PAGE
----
A NEW space exhibition has launched at Newcastle’s Life Science Centre and there are hopes it will inspired the region’s children to aim for a stellar scientific career.

Officially launched by Britain’s first astronaut Helen Sharman, Space Zone brings space exploration to life by inviting visitors to launch their own rockets, climb inside a mock-up model of part of the International Space Station, touch a genuine moon rock and watch informative shows on a digital globe.

Guests can also discover how space technology is already used in our everyday lives, learn how the future of space exploration is being shaped in the North-East and find out about role models working in the space sector.

More than 150 scientists, engineers and space experts, including academics from Northumbria University’s department of sport, exercise and rehabilitation, helped develop the attraction.

Astronaut Rehab is an interactive area of Space Zone that showcases the human spaceflight research conducted in Northumbria’s Aerospace Medicine and Rehabilitation (AMR) Laboratory – a world leader the field of spinal changes and back pain rehabilitation in astronauts – which is led by ​Professor Nick Caplan.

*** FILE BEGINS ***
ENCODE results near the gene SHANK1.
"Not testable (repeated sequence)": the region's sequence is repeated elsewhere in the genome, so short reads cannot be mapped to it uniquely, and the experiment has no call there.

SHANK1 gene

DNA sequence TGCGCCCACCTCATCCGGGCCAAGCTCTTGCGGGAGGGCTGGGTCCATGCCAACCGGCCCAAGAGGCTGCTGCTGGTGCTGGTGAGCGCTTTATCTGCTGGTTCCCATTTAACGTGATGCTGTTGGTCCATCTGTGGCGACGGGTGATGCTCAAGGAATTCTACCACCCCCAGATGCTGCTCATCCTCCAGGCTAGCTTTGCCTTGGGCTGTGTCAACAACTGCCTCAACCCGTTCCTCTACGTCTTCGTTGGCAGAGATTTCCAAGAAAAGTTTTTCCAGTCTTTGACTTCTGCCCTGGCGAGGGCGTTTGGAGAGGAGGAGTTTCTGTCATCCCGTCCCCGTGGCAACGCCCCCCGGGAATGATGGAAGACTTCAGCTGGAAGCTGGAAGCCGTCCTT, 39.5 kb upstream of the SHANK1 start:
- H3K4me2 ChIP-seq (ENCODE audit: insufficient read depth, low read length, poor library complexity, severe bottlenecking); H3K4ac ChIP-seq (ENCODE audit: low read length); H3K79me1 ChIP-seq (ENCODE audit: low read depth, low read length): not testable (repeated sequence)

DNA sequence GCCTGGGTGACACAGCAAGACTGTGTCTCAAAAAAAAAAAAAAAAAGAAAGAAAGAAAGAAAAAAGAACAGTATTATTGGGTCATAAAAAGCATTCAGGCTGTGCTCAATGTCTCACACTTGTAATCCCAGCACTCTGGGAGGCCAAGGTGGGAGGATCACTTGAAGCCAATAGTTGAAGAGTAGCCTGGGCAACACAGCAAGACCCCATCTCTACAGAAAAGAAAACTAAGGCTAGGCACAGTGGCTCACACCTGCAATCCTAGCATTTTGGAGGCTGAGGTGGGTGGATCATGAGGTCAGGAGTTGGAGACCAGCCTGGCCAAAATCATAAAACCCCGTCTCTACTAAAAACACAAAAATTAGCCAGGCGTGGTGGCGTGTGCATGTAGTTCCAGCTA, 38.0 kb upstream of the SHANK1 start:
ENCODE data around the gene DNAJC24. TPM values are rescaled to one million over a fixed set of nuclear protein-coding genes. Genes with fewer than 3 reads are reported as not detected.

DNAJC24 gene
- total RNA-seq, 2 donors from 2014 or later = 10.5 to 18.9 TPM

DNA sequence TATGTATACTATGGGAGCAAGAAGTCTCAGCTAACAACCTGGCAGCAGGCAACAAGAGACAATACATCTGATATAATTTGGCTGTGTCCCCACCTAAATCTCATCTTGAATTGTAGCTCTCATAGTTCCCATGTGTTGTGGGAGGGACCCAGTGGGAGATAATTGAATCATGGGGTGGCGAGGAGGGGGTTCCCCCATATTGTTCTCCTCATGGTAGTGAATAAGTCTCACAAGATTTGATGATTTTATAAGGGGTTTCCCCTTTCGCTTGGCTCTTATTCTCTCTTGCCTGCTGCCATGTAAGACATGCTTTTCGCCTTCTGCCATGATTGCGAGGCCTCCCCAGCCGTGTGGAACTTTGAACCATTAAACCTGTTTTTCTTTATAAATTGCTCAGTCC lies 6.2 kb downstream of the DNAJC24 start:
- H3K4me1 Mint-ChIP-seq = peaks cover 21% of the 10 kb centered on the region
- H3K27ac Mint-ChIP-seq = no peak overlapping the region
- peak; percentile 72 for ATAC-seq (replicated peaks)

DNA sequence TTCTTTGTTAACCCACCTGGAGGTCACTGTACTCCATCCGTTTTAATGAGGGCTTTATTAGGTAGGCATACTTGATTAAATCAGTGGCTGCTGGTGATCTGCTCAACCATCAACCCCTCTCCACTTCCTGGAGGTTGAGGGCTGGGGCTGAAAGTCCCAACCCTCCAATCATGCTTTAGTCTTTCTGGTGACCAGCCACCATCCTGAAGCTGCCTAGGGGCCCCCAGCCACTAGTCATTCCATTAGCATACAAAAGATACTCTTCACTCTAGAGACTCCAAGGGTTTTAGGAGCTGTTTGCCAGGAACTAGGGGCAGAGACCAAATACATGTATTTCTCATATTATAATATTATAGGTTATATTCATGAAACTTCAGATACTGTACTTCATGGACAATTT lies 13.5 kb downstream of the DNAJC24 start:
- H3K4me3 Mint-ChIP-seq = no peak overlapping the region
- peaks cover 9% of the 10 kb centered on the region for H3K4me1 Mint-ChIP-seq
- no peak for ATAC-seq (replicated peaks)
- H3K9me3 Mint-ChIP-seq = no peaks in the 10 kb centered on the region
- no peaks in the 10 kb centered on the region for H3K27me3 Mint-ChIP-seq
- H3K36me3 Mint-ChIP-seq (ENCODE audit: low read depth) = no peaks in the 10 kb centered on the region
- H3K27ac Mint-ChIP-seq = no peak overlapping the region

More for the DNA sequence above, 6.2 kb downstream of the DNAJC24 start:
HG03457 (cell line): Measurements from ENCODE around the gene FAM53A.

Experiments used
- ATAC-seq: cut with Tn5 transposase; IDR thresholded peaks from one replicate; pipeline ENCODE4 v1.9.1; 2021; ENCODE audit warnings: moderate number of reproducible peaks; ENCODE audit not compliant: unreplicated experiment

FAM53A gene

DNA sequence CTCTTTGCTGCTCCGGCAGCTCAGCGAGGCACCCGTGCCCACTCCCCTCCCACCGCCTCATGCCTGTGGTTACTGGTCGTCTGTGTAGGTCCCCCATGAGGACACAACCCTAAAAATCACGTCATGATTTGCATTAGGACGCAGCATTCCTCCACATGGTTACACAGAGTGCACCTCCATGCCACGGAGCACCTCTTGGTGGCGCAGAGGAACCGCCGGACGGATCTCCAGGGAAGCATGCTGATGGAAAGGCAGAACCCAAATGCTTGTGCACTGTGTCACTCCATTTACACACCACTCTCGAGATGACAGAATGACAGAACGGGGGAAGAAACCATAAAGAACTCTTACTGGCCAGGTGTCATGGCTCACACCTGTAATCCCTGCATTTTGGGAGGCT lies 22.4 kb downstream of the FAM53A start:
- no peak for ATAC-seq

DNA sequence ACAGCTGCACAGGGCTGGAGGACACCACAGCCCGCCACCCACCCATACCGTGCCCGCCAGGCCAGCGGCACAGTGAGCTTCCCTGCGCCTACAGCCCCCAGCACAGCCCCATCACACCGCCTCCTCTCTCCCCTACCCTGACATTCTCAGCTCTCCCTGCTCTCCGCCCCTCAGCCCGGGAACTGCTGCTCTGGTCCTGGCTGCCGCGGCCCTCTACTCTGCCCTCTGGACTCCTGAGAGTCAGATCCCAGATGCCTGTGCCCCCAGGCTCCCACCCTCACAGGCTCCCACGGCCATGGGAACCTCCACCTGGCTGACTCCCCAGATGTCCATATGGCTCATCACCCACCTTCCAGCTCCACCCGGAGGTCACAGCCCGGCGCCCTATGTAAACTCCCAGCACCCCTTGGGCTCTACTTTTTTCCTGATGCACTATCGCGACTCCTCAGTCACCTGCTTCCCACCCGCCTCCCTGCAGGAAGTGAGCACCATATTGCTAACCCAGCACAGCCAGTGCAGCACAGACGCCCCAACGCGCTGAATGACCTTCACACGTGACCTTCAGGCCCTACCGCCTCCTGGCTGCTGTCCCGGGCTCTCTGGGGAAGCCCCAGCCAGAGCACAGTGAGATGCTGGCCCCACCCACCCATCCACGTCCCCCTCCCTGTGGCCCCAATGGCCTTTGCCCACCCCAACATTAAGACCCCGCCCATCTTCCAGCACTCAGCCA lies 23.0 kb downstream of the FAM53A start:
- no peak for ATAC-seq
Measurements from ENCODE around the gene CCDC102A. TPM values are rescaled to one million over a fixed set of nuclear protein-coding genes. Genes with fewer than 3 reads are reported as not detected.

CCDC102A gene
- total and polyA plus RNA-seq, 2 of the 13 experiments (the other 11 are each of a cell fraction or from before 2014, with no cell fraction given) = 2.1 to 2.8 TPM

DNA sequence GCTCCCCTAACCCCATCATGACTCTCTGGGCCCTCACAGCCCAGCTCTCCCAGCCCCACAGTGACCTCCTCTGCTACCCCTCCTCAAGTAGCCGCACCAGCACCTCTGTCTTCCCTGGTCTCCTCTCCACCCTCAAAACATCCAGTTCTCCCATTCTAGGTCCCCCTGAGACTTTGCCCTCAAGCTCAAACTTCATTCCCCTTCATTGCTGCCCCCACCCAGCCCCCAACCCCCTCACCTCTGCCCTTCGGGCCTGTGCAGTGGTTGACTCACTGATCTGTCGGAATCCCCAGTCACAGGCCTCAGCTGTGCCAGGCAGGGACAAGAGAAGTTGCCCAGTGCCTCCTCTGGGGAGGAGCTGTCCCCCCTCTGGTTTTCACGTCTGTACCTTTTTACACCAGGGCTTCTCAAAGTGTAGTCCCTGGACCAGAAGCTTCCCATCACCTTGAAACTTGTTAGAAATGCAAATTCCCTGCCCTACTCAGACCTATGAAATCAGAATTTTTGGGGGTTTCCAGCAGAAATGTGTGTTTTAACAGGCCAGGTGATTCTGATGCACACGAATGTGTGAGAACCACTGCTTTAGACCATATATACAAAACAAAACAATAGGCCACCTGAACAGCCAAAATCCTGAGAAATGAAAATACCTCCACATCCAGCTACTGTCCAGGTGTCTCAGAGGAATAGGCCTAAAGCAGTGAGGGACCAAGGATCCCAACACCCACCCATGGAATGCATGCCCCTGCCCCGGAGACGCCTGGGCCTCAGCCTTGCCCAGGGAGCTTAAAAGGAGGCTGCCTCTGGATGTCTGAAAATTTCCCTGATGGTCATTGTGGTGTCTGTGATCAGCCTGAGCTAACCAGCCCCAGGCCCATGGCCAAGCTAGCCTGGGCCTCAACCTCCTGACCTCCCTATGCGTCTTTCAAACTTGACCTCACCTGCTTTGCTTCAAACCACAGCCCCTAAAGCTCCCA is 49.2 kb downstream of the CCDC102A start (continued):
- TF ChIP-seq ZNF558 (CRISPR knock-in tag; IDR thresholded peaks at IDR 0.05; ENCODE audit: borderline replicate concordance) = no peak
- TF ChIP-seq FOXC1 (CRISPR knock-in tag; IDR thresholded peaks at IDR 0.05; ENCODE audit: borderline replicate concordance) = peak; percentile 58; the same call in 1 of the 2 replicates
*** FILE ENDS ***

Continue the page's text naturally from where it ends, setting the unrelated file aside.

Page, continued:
Linda Conlon, chief executive of Life, said: “There is an enormous variety of space careers in the UK and one of the main purposes of our exhibition is to get young people thinking about how they might aspire to be part of that.

“We have our fair share of challenges in the region, with lower levels of attainment in science than national average. Life is also situated very close to some areas of extreme social deprivation where kids don’t think that science is for them, let alone a career linked to something as exciting as space science. So, we have a big job to do, and this new Space Zone is going to help us do it.”